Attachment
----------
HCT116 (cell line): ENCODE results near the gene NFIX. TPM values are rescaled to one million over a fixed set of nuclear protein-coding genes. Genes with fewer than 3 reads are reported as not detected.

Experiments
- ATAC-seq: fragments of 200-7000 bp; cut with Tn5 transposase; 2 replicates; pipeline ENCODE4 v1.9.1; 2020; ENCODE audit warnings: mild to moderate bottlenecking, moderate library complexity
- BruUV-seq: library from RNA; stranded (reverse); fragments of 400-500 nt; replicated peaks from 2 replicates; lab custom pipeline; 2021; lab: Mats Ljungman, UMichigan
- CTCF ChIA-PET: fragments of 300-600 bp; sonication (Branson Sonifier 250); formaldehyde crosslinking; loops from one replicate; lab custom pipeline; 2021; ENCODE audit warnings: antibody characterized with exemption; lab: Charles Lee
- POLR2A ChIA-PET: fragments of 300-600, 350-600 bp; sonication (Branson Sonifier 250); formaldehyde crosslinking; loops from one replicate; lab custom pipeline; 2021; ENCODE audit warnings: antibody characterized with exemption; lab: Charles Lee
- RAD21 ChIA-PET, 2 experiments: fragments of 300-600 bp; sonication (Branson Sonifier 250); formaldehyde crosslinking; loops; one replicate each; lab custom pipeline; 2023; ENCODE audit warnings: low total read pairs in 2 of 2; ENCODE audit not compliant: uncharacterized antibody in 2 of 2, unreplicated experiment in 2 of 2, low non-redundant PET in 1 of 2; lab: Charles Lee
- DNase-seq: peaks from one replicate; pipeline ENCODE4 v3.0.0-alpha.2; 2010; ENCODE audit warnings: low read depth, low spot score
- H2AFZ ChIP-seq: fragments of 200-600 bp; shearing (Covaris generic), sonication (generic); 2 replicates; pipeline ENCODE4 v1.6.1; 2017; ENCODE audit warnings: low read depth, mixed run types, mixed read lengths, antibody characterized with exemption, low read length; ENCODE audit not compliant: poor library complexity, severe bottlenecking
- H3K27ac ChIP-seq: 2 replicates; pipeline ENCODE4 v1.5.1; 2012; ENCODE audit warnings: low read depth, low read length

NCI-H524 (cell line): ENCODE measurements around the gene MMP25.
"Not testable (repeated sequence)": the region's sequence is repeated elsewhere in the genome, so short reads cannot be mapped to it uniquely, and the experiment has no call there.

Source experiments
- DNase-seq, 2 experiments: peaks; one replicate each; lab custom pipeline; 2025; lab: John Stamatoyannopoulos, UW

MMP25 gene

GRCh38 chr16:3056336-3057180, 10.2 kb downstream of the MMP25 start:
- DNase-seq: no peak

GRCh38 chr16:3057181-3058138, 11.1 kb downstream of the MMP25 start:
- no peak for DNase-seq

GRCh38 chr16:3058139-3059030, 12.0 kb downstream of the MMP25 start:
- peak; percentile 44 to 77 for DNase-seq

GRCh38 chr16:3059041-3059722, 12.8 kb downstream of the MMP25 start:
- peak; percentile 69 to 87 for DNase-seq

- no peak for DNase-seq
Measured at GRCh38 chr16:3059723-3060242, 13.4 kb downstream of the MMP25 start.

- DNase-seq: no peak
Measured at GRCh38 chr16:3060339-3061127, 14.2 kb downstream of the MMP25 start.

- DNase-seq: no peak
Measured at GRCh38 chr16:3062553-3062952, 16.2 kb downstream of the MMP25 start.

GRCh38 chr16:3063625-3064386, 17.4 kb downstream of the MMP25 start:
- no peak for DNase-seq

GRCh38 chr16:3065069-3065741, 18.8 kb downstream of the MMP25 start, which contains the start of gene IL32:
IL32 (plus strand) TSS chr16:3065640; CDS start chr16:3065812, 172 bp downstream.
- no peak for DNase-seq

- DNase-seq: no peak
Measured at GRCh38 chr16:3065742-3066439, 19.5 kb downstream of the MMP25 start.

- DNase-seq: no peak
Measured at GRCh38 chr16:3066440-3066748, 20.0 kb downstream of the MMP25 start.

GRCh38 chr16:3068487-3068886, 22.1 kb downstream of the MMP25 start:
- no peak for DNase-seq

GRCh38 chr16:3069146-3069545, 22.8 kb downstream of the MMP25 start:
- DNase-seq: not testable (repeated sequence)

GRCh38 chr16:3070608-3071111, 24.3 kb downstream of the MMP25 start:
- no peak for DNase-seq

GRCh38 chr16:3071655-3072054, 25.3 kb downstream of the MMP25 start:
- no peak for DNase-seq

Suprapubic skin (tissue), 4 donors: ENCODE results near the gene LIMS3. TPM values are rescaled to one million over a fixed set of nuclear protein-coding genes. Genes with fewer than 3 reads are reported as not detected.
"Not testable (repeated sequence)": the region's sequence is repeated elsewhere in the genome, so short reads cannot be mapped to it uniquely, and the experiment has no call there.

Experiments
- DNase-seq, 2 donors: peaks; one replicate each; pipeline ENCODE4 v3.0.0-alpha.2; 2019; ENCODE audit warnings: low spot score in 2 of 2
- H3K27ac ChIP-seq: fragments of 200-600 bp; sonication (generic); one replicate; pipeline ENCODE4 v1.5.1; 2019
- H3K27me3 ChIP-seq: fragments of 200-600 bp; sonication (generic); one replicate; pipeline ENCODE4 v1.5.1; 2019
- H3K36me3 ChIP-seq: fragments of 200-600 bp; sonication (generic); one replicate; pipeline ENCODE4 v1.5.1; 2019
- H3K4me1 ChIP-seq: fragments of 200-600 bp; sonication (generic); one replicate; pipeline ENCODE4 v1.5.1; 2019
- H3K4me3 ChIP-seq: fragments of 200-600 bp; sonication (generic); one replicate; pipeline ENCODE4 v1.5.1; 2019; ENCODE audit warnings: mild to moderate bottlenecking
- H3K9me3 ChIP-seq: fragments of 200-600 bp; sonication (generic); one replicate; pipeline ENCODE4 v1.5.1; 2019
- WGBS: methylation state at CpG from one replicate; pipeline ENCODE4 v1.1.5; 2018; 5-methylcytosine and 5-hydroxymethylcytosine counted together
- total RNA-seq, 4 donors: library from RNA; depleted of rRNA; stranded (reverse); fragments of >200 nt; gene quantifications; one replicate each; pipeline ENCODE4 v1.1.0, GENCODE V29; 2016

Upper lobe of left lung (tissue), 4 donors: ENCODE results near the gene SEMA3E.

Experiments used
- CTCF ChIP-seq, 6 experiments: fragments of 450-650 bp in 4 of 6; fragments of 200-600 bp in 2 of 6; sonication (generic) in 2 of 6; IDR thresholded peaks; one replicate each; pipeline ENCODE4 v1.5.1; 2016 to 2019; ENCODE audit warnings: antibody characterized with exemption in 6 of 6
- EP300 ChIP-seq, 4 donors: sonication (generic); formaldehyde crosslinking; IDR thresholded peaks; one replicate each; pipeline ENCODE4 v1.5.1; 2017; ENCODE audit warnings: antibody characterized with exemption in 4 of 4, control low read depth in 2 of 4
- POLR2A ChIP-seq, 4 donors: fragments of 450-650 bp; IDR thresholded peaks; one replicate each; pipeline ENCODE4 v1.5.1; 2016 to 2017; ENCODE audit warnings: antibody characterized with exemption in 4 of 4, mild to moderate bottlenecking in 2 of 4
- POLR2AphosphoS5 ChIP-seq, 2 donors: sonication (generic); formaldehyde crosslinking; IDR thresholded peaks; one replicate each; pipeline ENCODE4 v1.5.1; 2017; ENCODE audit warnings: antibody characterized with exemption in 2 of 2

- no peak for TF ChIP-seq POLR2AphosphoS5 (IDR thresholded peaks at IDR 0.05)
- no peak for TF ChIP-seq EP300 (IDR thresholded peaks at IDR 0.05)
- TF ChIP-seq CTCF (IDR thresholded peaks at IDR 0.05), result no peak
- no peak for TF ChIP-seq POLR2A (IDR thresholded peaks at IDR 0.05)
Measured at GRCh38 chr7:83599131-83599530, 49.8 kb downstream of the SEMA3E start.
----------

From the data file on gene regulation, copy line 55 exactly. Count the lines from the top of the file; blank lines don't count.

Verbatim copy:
- H3K4me3 ChIP-seq: fragments of 200-600 bp; sonication (generic); one replicate; pipeline ENCODE4 v1.5.1; 2019; ENCODE audit warnings: mild to moderate bottlenecking